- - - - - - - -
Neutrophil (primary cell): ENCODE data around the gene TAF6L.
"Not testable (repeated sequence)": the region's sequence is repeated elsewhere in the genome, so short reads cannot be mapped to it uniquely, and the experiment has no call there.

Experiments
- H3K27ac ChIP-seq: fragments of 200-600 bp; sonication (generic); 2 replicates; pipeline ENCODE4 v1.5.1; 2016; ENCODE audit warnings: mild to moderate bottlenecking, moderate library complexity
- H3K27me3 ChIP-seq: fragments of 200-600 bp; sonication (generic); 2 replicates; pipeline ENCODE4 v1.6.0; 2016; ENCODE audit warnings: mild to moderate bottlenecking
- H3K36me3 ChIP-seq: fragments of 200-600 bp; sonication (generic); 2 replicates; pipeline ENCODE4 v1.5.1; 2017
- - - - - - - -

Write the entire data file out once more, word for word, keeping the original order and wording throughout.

Neutrophil (primary cell): ENCODE data around the gene TAF6L.
"Not testable (repeated sequence)": the region's sequence is repeated elsewhere in the genome, so short reads cannot be mapped to it uniquely, and the experiment has no call there.

Experiments
- H3K27ac ChIP-seq: fragments of 200-600 bp; sonication (generic); 2 replicates; pipeline ENCODE4 v1.5.1; 2016; ENCODE audit warnings: mild to moderate bottlenecking, moderate library complexity
- H3K27me3 ChIP-seq: fragments of 200-600 bp; sonication (generic); 2 replicates; pipeline ENCODE4 v1.6.0; 2016; ENCODE audit warnings: mild to moderate bottlenecking
- H3K36me3 ChIP-seq: fragments of 200-600 bp; sonication (generic); 2 replicates; pipeline ENCODE4 v1.5.1; 2017